Friday, April 20, 2018

Fatal Vision - Joe McGinniss --------------------- 5 Stars

Fatal Vision has been on my "to read" list for a number of years. It's one of the best true crime books ever written, some saying on the same level of Capote's In True Blood. While it is a bit dated, and certainly has lead to some controversies, the book was enthralling and I couldn't put it down. As you can see above, it is one of only a few books I've ever read to earn a 5 star rating.

Quick premise if you are unaware about what it covers: Jeffrey MacDonald, a Princeton educated, Green Beret doctor is accused of killing his wife and two young daughters. Although the murders occurred in 1970, he was not put on trail and found guilty until 1979. Why? Well, that's what much of the book covers. Actually, the book goes back well before 1970, tracing MacDonald's early life, through the murders, and much afterwards. What's fascinating is that McGinniss became quite close for a number of years to MacDonald while working on the book (which led to some of the controversies noted earlier). McGinniss does an amazing job of weaving the varying timelines throughout the novel. So, while you are moving forward from the murders through the various evidence gatherings and trial, he also is going back in time to reveal more and more about MacDonald's life and history. In fact, the first quarter of the book vacillates between a love story between MacDonald and his wife (at least from MacDonald's vantage point) and a gritty crime story.

So, why did the book earn an elusive 5 star rating? Because it's undeniably fascinating and addicting! While close to a 1,000 pages, I flew through this book in only a few weeks (aided by lots of free time during Spring Break). I really struggled to put it down. As much as many have questioned and derided McGinniss' work, I found his writing simple, yet exhilarating. His way of slowly raising small issues, detail by detail, and then letting it grow until it overtakes your thoughts is simply amazing! While I have read my share of true crime novels before, this was the most awesome in scope, story and mystery. And that truly is what this book is all about - mystery! Did he do it? Could he have done it? If so, how? If so, why? If not, why is the evidence and stories (yes, stories, they all change often) so confounding?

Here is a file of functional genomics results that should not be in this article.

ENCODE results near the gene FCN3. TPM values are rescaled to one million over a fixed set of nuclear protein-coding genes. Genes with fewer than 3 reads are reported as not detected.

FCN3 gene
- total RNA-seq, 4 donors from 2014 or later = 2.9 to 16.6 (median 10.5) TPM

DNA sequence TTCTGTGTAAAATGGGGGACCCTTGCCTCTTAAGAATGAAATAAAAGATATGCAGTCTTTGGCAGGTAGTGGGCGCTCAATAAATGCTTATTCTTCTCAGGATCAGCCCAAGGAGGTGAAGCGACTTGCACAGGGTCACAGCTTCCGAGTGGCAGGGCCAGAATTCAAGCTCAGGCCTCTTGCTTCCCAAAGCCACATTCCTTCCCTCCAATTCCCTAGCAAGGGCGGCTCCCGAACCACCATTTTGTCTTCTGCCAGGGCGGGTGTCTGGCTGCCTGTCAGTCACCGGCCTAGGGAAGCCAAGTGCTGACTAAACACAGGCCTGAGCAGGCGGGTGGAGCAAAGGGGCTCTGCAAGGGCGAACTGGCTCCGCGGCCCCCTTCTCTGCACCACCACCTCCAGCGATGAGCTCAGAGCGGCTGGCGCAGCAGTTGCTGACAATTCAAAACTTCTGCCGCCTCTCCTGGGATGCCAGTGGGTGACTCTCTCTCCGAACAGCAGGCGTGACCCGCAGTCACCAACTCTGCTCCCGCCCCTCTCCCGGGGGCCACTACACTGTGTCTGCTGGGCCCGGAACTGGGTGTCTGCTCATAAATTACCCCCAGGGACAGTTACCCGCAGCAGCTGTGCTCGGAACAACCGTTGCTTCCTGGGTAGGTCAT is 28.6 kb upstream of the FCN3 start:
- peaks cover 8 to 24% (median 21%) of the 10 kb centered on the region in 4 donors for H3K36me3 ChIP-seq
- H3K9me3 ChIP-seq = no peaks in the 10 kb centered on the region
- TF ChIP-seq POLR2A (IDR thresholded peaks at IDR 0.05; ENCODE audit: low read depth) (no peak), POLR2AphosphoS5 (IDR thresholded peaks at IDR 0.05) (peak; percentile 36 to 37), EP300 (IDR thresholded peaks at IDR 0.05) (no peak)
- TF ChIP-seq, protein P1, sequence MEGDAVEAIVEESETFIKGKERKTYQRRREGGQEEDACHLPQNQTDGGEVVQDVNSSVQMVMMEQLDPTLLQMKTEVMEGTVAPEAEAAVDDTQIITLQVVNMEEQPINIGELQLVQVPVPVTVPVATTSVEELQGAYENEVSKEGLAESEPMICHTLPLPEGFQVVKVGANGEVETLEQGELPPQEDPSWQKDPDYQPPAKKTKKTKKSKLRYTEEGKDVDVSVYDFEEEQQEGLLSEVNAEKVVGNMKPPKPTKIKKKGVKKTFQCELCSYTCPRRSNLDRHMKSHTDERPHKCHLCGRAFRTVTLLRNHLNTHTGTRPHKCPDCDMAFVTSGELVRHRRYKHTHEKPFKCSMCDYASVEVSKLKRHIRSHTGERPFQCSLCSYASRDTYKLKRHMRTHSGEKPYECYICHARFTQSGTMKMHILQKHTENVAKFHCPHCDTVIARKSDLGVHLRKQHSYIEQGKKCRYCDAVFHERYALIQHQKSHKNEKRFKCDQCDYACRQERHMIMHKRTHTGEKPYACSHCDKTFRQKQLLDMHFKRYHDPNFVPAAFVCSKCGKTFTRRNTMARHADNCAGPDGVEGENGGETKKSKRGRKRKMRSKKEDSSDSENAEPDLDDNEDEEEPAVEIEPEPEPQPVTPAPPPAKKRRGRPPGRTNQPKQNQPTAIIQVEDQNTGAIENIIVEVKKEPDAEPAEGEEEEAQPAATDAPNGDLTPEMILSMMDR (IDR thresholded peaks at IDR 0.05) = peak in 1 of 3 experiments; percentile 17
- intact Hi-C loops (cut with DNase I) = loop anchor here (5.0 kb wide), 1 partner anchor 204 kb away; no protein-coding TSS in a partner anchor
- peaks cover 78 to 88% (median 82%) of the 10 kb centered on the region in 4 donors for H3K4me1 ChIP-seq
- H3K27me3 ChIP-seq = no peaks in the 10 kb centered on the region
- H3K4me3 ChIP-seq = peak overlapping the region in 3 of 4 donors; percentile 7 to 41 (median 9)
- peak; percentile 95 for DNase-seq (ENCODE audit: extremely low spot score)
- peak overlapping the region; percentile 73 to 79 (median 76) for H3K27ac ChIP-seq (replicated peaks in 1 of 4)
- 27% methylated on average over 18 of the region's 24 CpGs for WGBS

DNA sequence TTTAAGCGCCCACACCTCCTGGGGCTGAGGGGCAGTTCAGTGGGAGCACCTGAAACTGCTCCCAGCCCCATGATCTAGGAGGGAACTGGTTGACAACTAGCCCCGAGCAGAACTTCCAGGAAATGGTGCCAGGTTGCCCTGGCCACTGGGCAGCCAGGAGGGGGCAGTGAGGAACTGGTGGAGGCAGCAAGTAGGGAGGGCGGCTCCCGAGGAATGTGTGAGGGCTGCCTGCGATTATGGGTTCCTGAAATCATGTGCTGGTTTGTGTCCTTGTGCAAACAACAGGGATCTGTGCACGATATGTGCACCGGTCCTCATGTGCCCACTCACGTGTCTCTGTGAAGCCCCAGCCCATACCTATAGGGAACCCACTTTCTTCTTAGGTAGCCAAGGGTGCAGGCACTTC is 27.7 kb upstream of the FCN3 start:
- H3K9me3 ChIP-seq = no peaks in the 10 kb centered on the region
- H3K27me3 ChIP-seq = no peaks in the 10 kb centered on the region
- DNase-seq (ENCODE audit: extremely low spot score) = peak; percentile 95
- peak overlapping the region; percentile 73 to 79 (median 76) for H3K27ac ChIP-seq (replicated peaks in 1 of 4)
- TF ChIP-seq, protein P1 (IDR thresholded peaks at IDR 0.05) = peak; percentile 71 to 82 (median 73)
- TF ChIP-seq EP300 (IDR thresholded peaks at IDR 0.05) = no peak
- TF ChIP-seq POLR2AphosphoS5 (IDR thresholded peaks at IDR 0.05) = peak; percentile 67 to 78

In fact, that was another remarkable piece about the book - how much I still wanted to read and learn about after finishing. While this book came out in the early 1980s, McGinniss wrote two epilogues,  the last in 1989 to directly address other staying that he tricked MacDonald and got too close to him. Since, then, of course, there has been more "evidence" and statements brought about. This includes a 2012 book offering a different viewpoint about what really happened.

In the end, I'm left a bit like I am with the JFK assassination (an area of deep immersement of mine for a few years); while I think I know what happened, there is about 15% doubt in my head. And this 15% doubt is really tough for me. I want so much to know what happened on that night. Who is lying and why? But, alas, like many great crime mysteries that will likely never be solved, and, instead, I'll have to continue thinking back to the vivid experience of reading Fatal Vision and continuing to guess at what might of happened to the MacDonald family that evening.

Sunday, April 1, 2018

Classic Krakauer: Mark Foo's Last Ride, After the Fall, and Other Essays from the Vault -- Jon Krakauer --------------------- 4 Stars

So, Classic Krakauer is actually a newly released book though it is a collection of essays he's done over the past 20 years. Nearly all are focused on nature, or some connection to nature, but his classic straightforward and pure writing style is a commonality of each essay.

I must profess that I am a big fan of Jon Karkauer's writing. He has written some great non-fiction books. Among my favorites are: Under the Banner of Heaven, Missoula, Where Men Win Glory, and probably his best, Into Thin Air. It's odd, because I often don't realize how much I like his writing until I finish one of his books and realize just how engaging and well he tells stories; it was no different  with this one.

Classic Krakauer is a collection of about a dozen essays he wrote in various publications over the last few decades (Smithsonian magazine, Outside magazine, etc.). Only about 150 pages, the varying subject matter and classic succinct language, makes this an easy but thoroughly enjoyable read. Many of the essays cover climbing; be it going downwards, into deep New Mexican caves, or more often, going high up, either at Everest, the Cascades and everywhere in between. My favorite two essays included a fascinating exploration of Mark Foo's (a famous surfer from Hawaii) final wave and a look at the terrifying wilderness programs that teens are sent to and, far too often, die while part of the programs.

Clearly, if you don't like a good adventure story, hate nature or find  Earth an uninteresting place, these will not be for you. If, however, you are in awe of our beautiful world and the amazing places on it and man's continued push of himself to conquer this planet, than this book is for you!